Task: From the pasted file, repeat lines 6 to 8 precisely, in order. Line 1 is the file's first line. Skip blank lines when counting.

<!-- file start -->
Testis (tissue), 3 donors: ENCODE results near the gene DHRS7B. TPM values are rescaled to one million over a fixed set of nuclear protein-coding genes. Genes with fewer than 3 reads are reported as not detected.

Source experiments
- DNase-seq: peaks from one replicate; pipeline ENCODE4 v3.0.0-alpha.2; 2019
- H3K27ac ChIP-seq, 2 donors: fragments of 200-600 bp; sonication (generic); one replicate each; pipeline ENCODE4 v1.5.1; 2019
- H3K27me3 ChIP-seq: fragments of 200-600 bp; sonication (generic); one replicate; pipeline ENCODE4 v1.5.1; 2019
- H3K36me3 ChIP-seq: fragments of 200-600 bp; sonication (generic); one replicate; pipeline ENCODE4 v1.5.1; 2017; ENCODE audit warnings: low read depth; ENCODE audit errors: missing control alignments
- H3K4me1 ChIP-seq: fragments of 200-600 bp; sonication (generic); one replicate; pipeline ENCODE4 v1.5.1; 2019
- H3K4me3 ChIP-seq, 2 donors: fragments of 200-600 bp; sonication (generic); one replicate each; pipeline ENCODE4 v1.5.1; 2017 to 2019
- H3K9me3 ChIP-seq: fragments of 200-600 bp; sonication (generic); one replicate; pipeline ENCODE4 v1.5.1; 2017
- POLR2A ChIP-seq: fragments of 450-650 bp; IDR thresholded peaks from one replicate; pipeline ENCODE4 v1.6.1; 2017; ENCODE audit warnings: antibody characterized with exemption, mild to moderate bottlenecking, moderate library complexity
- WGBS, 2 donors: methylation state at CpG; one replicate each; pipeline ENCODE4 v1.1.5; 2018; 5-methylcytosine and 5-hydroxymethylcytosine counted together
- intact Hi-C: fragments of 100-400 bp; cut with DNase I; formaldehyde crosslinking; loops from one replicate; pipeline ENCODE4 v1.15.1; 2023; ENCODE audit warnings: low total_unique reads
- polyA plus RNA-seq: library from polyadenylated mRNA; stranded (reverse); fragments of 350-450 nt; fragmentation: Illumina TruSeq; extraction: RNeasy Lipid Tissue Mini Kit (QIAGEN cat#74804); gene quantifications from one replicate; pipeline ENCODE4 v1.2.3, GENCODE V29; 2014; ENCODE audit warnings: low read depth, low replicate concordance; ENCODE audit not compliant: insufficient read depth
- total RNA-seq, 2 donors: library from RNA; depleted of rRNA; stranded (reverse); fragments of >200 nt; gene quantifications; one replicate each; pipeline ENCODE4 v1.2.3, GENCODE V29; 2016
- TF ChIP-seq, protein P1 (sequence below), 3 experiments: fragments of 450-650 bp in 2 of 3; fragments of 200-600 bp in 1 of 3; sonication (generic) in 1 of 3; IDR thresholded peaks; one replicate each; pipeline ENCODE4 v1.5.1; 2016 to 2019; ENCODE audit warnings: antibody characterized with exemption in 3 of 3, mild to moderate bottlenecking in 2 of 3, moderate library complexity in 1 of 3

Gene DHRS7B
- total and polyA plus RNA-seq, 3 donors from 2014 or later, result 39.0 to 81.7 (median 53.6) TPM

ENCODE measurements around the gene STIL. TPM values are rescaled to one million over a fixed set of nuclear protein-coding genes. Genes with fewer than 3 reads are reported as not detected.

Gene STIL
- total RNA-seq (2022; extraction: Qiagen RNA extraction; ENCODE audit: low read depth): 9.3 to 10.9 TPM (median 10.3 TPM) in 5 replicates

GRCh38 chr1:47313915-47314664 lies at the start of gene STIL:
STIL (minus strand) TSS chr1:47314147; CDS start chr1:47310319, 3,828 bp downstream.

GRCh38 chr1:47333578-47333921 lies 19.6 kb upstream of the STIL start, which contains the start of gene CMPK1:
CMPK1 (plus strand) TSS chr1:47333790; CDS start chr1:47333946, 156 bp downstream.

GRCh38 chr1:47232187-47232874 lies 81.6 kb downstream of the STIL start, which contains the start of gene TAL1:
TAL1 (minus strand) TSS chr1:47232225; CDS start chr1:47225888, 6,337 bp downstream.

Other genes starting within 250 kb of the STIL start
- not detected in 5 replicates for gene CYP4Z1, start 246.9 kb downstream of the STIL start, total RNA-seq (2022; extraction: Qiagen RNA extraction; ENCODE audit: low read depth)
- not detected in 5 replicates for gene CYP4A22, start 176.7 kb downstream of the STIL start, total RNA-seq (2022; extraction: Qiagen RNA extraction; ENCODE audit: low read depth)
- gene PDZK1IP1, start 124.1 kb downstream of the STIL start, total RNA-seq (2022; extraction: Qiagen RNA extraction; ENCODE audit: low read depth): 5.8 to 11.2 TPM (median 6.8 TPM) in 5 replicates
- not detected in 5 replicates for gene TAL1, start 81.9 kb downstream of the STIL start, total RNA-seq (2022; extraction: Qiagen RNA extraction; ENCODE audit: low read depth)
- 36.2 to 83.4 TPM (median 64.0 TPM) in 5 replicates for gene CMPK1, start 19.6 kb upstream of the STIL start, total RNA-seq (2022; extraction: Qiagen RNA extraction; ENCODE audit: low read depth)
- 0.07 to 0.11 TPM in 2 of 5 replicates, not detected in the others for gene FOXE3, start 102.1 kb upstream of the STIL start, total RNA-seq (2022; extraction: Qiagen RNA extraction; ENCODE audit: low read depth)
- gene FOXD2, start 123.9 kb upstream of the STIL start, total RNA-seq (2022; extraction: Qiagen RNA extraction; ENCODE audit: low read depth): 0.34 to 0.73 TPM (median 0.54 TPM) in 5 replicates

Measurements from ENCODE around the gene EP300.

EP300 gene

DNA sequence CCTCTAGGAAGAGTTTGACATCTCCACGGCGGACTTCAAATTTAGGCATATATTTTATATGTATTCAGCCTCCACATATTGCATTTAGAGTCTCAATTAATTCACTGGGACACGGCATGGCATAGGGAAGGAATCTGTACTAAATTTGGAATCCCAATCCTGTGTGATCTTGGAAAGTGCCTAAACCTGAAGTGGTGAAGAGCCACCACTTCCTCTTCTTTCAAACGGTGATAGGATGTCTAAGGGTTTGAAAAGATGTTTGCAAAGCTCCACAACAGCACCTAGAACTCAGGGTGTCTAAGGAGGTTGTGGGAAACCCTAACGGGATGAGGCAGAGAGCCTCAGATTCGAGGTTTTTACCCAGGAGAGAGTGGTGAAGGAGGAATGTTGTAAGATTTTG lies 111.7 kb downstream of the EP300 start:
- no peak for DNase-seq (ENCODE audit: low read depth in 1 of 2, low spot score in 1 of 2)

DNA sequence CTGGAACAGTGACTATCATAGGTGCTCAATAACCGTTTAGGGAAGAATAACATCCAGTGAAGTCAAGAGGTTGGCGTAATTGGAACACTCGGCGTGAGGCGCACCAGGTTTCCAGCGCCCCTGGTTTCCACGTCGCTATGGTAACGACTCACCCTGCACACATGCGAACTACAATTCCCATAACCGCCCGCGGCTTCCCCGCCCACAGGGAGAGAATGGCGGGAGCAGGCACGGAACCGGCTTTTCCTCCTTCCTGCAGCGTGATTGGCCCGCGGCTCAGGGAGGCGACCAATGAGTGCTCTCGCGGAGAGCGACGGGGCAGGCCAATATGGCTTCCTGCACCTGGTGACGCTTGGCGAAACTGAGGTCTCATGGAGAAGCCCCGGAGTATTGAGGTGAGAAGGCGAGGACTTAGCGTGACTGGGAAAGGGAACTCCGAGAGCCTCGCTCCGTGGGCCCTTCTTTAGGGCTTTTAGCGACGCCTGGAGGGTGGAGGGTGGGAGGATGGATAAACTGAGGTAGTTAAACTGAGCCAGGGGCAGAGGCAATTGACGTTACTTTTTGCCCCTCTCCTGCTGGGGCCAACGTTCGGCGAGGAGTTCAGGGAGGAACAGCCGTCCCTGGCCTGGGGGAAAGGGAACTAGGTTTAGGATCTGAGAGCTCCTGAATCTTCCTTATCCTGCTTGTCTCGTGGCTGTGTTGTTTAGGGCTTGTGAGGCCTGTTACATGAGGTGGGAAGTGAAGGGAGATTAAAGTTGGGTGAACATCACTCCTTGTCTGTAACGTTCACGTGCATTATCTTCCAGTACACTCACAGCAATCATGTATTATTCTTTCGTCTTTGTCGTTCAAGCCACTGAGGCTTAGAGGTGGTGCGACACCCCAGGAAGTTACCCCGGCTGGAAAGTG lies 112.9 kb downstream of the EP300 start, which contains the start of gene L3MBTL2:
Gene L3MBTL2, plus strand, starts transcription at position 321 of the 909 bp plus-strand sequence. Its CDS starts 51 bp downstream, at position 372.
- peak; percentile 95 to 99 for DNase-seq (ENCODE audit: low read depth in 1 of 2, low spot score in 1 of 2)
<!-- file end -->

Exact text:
- H3K36me3 ChIP-seq: fragments of 200-600 bp; sonication (generic); one replicate; pipeline ENCODE4 v1.5.1; 2017; ENCODE audit warnings: low read depth; ENCODE audit errors: missing control alignments
- H3K4me1 ChIP-seq: fragments of 200-600 bp; sonication (generic); one replicate; pipeline ENCODE4 v1.5.1; 2019
- H3K4me3 ChIP-seq, 2 donors: fragments of 200-600 bp; sonication (generic); one replicate each; pipeline ENCODE4 v1.5.1; 2017 to 2019